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  • Improving health outcomes for our nation’s children requires coordinated care that promotes recommended health services, prevents unnecessary hospitalizations and bridges across the multiple systems serving children and families.

  • Washington, DC – November 11, 2014 - The National Institute for Health Care Management (NIHCM) Foundation has awarded four new grants totaling approximately $270,000 to support investigator-initiated health services research.

  • BlueCross BlueShield of Tennessee Health Foundation gives $1M to construct a neonatal abstinence syndrome treatment center. The Institute of Medicine and the National Research Council call attention to the surprisingly poor health profile of young adults.

  • Population aging and recent coverage expansions have fueled concerns about physician shortages in primary care, leading several influential groups to recommend that nurse practitioners take on a larger role.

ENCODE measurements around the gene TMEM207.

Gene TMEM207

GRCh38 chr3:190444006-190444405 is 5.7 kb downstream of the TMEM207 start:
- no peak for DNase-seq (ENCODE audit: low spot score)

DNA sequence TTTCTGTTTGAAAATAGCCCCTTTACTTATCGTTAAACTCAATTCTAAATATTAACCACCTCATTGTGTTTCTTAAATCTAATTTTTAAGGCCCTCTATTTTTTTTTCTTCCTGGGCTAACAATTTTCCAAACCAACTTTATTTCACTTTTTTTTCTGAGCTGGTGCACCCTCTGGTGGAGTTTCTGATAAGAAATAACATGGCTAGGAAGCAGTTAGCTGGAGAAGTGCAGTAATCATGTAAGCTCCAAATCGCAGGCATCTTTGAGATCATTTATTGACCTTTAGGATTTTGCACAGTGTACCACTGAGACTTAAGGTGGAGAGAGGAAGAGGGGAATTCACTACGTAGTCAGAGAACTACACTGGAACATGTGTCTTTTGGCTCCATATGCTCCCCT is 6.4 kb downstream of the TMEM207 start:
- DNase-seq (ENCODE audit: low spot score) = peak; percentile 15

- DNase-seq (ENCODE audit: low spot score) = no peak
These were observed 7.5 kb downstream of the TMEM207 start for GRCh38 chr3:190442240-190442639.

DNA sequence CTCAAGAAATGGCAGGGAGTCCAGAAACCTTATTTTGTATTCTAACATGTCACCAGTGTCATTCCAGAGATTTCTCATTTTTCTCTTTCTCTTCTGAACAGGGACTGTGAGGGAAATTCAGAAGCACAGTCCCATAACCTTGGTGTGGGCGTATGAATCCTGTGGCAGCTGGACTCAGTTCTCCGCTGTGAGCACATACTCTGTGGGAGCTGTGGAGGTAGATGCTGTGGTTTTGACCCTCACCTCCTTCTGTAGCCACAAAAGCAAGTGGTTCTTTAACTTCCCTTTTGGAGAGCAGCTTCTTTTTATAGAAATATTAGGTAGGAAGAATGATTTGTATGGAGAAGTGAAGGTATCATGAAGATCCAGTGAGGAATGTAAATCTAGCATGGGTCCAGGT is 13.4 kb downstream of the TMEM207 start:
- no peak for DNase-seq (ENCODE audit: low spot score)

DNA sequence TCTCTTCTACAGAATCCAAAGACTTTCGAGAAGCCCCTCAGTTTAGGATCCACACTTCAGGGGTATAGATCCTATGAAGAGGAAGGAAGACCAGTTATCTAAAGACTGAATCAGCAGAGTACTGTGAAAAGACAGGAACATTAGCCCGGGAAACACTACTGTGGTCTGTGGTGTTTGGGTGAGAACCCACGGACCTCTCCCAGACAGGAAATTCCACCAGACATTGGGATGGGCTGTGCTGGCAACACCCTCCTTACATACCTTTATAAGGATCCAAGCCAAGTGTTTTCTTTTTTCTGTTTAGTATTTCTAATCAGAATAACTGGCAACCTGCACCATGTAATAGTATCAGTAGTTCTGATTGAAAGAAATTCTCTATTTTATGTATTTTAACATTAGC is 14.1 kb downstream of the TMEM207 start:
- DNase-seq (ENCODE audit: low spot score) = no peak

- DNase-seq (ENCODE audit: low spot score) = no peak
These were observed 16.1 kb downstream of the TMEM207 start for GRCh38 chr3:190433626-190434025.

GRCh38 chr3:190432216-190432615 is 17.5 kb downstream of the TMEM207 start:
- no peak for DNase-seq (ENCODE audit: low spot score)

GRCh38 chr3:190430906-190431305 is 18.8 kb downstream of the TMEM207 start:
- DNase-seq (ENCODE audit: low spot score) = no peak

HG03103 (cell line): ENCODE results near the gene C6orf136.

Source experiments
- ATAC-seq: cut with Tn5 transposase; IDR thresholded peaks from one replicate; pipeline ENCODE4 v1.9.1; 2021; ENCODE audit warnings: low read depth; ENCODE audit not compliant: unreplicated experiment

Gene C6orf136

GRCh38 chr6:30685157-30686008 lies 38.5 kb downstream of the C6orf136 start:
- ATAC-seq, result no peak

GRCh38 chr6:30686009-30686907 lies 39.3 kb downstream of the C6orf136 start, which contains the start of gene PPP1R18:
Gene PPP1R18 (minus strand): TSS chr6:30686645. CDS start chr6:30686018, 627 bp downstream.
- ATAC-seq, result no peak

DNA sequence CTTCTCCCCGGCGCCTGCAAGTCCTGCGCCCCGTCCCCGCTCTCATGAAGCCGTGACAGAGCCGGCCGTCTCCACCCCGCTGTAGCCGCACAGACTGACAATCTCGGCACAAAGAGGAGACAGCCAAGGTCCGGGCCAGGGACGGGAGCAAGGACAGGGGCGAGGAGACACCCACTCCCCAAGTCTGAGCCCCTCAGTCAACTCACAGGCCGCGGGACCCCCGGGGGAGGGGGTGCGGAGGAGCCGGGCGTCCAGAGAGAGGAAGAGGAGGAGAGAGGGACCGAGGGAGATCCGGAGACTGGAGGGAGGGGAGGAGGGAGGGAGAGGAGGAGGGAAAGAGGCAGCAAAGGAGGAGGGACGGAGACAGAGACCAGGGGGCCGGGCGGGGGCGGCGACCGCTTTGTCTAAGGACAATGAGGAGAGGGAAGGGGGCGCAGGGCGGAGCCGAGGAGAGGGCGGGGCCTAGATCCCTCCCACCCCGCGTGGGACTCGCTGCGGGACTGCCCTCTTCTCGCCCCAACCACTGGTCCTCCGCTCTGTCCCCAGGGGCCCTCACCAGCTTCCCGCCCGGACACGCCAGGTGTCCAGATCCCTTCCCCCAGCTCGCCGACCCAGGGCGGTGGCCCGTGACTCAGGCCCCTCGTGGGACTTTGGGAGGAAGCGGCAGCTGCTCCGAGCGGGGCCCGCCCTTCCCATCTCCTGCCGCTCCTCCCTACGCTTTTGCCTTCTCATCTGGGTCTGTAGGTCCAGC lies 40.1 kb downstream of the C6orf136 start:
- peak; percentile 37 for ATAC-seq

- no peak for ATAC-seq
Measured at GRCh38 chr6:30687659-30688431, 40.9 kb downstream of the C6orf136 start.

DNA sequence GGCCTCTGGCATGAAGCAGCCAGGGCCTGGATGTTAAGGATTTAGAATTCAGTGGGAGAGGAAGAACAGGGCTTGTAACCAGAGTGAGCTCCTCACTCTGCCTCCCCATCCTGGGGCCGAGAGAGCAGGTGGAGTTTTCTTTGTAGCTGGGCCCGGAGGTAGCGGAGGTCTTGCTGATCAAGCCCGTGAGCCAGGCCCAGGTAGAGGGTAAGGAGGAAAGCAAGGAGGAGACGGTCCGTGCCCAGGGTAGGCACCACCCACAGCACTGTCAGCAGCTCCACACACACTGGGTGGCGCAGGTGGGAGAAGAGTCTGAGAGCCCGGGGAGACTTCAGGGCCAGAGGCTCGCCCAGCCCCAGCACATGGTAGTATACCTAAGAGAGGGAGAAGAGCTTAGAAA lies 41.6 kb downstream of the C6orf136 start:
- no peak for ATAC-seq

• Most children’s health system experience is limited to the pediatrician’s office, but those with chronic or complex medical needs often deal with care that is fragmented, duplicative and crisis-driven. This leads to stress on families and wasteful utilization.

  • Just 5 percent of the population accounts for 50 percent of national health spending. Behind these numbers are patients and families struggling with multiple chronic conditions, physical and mental impairments, and tremendous stress.

NIHCM

Expert Voices: The Role of Individual Mandates in Health Reform

Jonathan Gruber, PhD, Professor of Economics, Massachusetts Institute of Technology
 

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January 2009

With 46 million people uninsured in America, providing access to health care for all has been touted as a critical goal for health reform in the new Administration. The role that individual mandates may play in the path towards universal coverage has been fiercely debated. Massachusetts legislated a mandate for adults in 2006, and an individual mandate features prominently in several national reform proposals. Despite broad attention being paid to the topic, much of the discussion of mandates has occurred without thorough consideration of the evidence. In this essay, Gruber explores the primary arguments for and against individual mandates and the challenges faced in their design and implementation. Then pulling strongly from the Massachusetts experience, he examines evidence on the effectiveness of individual mandates in practice.

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